World Health Organization
منظمة الصحة العالمية
Organisation mondiale de la Santé

Integrated outreach activities launched in Yemen


WHO health teams confront difficulties in reaching remote areas which need urgent health intervention1WHO health teams reach remote areas which need urgent health interventionsSana’a, 13 September 2015 — A second round of integrated outreach activities was launched in remote and rural areas in Yemen on 12 September 2015. This round immunized around 358 681 children under the age of 1 and provided vulnerable remote communities with reproductive health and nutrition services, and treatment for common conditions, such as blood pressure and the common cold.

The 6-day activity, supported by WHO, GAVI (the Vaccine Alliance) and UNICEF, is covering 95% of districts of all 23 governorates, with around 1982 mobile medical teams and 5964 health workers participating in the activity. WHO is providing support at a cost of more than US$ 500 000; 41% of the total cost.

“Even prior to the crisis, remote and rural areas in Yemen were suffering from limited access to basic health services, and the situation has been further exacerbated since the crisis started,” said Dr Ahmed Shadoul, WHO Representative for Yemen.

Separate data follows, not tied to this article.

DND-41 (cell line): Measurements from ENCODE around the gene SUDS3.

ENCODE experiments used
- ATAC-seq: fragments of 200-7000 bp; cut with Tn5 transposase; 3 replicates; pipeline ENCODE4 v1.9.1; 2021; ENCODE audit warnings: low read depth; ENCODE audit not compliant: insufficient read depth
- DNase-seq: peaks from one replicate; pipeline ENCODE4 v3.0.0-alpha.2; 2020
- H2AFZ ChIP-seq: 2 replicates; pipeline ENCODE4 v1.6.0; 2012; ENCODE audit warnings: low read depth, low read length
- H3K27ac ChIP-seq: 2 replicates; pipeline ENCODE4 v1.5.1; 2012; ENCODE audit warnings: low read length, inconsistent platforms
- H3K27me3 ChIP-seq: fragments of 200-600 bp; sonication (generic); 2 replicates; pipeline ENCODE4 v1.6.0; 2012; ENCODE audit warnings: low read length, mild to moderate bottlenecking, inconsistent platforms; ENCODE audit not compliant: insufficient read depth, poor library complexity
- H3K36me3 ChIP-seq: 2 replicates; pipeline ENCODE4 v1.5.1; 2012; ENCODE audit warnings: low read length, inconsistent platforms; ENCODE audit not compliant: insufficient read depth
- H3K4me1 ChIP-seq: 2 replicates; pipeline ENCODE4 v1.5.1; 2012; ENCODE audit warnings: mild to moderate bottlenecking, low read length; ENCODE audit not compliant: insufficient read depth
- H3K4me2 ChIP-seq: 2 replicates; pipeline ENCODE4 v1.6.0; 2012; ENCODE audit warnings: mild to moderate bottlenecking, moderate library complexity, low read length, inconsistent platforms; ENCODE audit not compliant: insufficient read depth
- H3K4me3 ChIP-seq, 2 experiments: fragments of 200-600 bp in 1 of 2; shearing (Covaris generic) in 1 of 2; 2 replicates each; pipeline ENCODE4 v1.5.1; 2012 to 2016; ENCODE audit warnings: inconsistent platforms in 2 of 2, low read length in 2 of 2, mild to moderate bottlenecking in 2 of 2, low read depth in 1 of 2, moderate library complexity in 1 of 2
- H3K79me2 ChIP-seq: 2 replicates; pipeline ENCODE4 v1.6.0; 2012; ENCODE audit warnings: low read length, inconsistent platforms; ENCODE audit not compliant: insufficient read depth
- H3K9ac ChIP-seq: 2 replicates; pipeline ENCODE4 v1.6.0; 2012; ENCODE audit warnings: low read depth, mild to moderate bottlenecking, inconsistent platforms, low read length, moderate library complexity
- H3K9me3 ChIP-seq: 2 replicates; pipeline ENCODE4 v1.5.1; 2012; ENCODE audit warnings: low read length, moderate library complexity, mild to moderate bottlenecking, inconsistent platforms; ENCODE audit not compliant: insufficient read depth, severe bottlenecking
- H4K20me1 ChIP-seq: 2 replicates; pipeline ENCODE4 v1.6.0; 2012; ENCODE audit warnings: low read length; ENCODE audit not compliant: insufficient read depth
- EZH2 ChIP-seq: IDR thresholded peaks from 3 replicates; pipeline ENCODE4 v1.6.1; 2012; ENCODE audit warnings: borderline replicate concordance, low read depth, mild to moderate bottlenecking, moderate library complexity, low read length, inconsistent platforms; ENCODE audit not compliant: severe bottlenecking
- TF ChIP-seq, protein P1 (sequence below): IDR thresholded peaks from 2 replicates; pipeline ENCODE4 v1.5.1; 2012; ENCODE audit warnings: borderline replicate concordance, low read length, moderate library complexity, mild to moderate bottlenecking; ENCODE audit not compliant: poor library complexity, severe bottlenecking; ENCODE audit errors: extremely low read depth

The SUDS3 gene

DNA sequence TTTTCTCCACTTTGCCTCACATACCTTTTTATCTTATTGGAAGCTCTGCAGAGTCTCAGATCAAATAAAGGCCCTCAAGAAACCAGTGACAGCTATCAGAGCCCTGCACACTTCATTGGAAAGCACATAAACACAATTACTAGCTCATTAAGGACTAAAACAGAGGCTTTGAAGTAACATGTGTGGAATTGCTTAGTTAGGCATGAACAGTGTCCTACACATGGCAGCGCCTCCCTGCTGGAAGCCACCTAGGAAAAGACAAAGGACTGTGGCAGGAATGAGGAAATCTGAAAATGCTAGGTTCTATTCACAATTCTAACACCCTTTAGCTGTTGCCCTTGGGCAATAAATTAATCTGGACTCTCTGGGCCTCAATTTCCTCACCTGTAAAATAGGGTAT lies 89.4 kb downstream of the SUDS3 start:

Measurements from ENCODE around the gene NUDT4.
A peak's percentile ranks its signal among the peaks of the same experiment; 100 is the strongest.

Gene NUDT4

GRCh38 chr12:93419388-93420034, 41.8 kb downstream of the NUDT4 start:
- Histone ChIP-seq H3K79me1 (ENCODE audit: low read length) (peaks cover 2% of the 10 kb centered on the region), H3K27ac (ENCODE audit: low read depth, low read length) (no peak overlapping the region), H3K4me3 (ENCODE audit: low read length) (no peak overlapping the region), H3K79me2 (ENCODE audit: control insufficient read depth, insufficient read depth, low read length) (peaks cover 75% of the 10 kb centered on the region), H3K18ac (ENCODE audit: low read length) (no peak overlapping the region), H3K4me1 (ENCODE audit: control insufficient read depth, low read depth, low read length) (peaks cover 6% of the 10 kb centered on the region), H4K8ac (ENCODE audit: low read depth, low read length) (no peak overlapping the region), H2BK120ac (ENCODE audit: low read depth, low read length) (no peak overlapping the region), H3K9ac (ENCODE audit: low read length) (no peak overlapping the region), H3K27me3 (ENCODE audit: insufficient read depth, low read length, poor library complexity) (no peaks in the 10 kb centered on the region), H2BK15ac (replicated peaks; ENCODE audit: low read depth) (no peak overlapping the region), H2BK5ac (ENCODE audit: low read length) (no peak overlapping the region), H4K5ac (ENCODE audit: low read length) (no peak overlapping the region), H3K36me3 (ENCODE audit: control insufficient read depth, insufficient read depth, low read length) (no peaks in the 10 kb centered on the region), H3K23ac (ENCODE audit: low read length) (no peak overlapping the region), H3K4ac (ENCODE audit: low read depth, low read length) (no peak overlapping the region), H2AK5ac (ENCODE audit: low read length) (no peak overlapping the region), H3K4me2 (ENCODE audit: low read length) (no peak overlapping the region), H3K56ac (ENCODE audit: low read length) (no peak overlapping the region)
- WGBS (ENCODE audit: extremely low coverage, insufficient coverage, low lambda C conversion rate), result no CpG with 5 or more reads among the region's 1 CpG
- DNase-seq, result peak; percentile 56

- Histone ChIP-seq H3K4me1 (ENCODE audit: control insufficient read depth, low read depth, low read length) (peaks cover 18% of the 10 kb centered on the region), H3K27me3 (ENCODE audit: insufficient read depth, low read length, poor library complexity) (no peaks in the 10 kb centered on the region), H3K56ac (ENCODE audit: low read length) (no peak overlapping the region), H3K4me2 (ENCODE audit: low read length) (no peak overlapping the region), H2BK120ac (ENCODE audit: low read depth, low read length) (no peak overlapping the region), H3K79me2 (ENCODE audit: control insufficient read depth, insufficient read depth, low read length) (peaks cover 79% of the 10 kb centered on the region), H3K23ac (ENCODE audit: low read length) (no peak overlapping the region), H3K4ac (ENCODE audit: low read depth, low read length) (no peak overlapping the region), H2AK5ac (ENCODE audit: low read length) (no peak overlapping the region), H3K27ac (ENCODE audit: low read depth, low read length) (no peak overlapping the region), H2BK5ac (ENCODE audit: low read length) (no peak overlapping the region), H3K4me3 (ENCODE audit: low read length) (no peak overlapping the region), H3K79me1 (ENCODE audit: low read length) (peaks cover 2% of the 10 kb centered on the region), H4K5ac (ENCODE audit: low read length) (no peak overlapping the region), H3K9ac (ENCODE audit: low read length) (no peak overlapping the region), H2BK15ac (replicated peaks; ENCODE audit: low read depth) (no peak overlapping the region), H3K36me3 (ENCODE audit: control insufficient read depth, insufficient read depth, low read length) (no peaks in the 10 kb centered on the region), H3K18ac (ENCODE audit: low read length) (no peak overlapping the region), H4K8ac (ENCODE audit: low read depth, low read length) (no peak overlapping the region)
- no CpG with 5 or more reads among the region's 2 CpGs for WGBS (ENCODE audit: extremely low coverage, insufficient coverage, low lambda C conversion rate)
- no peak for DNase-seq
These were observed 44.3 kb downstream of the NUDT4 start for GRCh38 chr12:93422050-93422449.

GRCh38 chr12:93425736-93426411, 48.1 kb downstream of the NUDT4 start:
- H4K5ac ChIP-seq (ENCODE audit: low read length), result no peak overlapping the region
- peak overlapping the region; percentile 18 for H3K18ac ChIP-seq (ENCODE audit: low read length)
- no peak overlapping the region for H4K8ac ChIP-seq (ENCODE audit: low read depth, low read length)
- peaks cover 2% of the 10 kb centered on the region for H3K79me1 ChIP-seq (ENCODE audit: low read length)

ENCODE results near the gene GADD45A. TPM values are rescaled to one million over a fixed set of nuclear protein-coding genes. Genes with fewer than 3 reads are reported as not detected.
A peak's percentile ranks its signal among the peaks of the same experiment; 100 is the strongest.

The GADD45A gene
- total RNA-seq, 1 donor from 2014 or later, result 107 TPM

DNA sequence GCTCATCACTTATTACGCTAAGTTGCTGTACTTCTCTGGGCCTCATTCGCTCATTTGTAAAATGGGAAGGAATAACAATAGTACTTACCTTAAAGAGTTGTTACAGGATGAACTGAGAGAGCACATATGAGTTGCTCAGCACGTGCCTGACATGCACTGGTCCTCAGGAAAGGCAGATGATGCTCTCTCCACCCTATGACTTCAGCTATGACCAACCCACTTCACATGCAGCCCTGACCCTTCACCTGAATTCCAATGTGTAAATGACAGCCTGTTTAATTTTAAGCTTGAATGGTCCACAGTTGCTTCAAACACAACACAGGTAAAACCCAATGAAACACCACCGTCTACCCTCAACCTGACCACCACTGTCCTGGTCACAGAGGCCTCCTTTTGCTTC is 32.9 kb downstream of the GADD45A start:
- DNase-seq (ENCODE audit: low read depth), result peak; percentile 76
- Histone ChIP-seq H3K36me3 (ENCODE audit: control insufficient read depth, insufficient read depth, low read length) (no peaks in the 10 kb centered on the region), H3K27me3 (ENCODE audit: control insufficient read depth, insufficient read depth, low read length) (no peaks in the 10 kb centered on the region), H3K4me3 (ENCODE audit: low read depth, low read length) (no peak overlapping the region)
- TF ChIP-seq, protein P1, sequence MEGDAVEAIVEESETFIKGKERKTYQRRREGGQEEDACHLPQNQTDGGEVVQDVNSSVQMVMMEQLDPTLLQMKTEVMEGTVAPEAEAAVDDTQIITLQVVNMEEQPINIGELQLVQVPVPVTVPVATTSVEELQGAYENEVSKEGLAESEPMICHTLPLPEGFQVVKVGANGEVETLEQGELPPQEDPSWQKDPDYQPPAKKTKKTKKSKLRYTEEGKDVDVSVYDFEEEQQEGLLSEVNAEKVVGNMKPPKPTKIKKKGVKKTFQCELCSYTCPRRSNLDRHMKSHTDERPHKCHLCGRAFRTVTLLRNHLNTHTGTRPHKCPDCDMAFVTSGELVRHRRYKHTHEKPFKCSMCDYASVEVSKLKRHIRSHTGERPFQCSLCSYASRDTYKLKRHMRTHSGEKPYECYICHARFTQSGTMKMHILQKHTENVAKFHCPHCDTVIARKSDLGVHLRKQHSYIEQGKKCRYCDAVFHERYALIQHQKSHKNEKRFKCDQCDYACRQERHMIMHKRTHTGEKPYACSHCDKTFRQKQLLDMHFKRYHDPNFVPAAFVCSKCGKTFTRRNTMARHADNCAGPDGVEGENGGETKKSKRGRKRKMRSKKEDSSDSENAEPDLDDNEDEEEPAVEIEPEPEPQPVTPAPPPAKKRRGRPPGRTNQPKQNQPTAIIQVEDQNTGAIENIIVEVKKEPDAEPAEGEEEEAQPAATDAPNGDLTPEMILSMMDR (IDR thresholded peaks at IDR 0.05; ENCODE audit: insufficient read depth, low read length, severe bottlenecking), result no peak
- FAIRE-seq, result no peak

“These activities are essential to provide vulnerable children in impoverished areas with basic health services. Our health teams have confronted many difficulties in reaching these areas which really are in need of urgent health interventions.”

Many lives have been saved through integrated outreach activitiesMany lives have been saved through integrated outreach activitiesThe activities come only a few weeks after a national immunization campaign ended, in which more than 4.4 million children under 5 years were vaccinated against polio and around 1.5 million children aged 6 months to 15 years were vaccinated against measles.

Despite the difficulties in accessing remote areas, WHO and health partners have managed to resume implementation of outreach activities which has improved morbidity and mortality among vulnerable communities, especially children and women in remote areas. The lives of many people have been protected against disease through integrated outreach activities, particularly from diarrhoea, acute respiratory infection and measles.

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